Sam Skelton ponders the fate of the French executive saloon in Britain.

Britain is hardly a nation of Francophiles. Sitcoms such as Yes Minister suggest we fear them. Films such as Johnny English suggest we dislike them (We are about to have our first French king since 1066, so we want you to ring in and tell us the top 10 things you love about the French, We haven’t had any calls yet, at all, but the lines are still open!). And it’s still seen as fun to mock them. In short, as a nation the British don’t seem to favour their closest neighbour.

And this is no better proven than by our track record of buying executive cars. Not since the days of Slough-built Citroëns have French cars been a force to be reckoned with in the large saloon market in Britain. We’ve passed over Peugeots, refused Renaults and considered Citroens too mad, before settling back into German, Swedish and Japanese luxury instead.

Part of it is, I suspect, the success of small French cars – utilitarian runabouts and superminis such as the Renault 5 and Peugeot 205 cemented the reputation of France’s three biggest names as companies which made excellent little hatchbacks. But in Britain, we’re snobs – that’s why we stopped buying Scorpios and Omegas in favour of the smaller BMW 3-series; the brand name holds a strong appeal. And what self-respecting executive was going to blow the average national salary on a status symbol with the same badge on the bonnet at his grandmother’s runabout, when for the ame money he could buy a BMW or a Mercedes?

That’s not the only part of the image argument that is cogent. To explain, we need to look at cars like the Renault 30 and the Peugeot 605. With unimposing looks and poor UK marketing, they fell by the wayside not only because of the badge, but because so few British buyers were aware they existed. That they held little car park appeal only cemented the buyer’s decision to buy elsewhere.

Secondhand values of these unloved barges plummeted as few were keen to buy a big car from a cheap brand, and that only fuelled the fire. Once word got out that secondhand examples were valueless, even fewer people took the risk of losing vast chunks of money by buying them new. The vicious value circle had begun, and it is this above all else which has ensured our roads are bereft of large Gallic style statements.

But the French haven’t just made insipid expresses for those without an image. Citroën has a long and proud history of technical innovation – and in 1974, the CX must have seemed like a spaceship when compared to the staid Triumph 2000 and Transatlantic Vauxhall VX4/90. Indeed – it didn’t only outlive either, but it outlived their successors. However, while Britain has a proud and noble heritage of engineering excellence, our mechanics lived in fear of the sphere.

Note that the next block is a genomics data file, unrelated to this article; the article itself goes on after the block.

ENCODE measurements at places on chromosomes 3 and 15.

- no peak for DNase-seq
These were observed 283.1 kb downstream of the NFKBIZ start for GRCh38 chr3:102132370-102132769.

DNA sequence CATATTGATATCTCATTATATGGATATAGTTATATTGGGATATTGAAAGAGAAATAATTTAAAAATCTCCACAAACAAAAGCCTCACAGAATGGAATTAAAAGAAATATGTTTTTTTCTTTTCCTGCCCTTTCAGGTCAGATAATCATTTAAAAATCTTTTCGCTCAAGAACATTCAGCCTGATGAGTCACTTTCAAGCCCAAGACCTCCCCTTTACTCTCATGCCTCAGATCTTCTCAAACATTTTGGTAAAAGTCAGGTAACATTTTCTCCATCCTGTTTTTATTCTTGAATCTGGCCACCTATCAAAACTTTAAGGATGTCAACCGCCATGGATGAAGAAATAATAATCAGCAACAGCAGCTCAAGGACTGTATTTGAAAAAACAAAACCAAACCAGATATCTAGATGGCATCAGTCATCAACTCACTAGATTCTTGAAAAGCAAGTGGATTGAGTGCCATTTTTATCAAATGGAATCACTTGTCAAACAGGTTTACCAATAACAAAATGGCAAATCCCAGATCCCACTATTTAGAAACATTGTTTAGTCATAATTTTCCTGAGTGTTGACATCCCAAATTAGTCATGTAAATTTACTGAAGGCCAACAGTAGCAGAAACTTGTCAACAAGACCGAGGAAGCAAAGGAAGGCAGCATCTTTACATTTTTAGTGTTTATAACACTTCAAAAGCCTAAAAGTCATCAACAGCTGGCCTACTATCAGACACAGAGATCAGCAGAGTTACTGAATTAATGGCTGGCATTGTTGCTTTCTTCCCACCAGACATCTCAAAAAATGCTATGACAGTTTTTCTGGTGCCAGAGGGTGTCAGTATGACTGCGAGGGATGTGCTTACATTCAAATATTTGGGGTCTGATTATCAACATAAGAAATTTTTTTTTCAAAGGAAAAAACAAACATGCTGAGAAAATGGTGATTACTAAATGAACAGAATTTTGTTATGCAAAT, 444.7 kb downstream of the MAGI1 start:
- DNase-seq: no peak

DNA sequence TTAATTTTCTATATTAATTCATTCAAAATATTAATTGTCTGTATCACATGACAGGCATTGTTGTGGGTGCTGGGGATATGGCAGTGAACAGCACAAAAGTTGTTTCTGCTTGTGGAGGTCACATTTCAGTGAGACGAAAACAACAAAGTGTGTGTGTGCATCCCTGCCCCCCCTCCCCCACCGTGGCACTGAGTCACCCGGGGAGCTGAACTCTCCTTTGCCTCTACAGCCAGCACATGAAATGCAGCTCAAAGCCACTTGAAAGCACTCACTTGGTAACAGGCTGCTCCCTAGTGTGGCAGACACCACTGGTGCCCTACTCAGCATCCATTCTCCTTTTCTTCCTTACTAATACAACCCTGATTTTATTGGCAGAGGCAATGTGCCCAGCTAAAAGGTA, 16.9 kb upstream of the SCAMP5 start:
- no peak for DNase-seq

Because few understood the Citroën hydropneumatic system well enough to maintain it properly, Britain was soon plagued with faulty CXs and GSs, and by the time the BX and XM replaced them Citroën had earned itself a reputation for unreliable complicated cars.

And it’s not like they could win by making their large cars more like the competition. Vilified for quirkiness, the press lambasted Citroën’s every attempt to normalise. Meanwhile, cars like the Renault Safrane passed unnoticed. This large hatchback was a Renault 25 replacement; now all but gone and entirely forgotten owing to a forgettable face and tiny residuals.

It almost felt in the 2000s that there would be a French executive car revival. Citroën’s C6 dawned; a homage to the CX with a beautiful dashboard and hydropneumatic suspension. Meanwhile, Renault launched the oddball Vel Satis and the avant-garde Avantime – designs which eschewed the conventional three box saloon or large hatch by redefining what it was to be an upmarket car. The Vel Satis used space cleverly, while the Avantime was a homage to the same sort of French eccentricity which gave us the Matra Rancho and the Alpine A610. The French exec was back – this time, daring and different, and ready to carve itself a niche in the British market.

Unsurprisingly, sales of all three in the UK were pitifully low, and it’s no surprise that once production of all three ceased both PSA and Renault abandoned the UK with their largest and most prestigious models. Even today cars like the DS5 sell in tiny numbers compared to the Germans which they’ve become increasingly forced to emulate.

But for the older models, times are changing. Most models are now desired by marque enthusiasts; most popular are hydropneumatic Citroëns but cars like the Renault 25 and Peugeot 605 have enthusiastic followings too. And they’re all still relatively cheap – you can buy a 605 or Renault Safrane for well under £1000, an XM for £2000, and oddities such as the Peugeot 604 and Renault 30 rarely exceed the £4000 mark even in excellent condition.

So let the crowds flock to the Germans. Be canny, and buy French.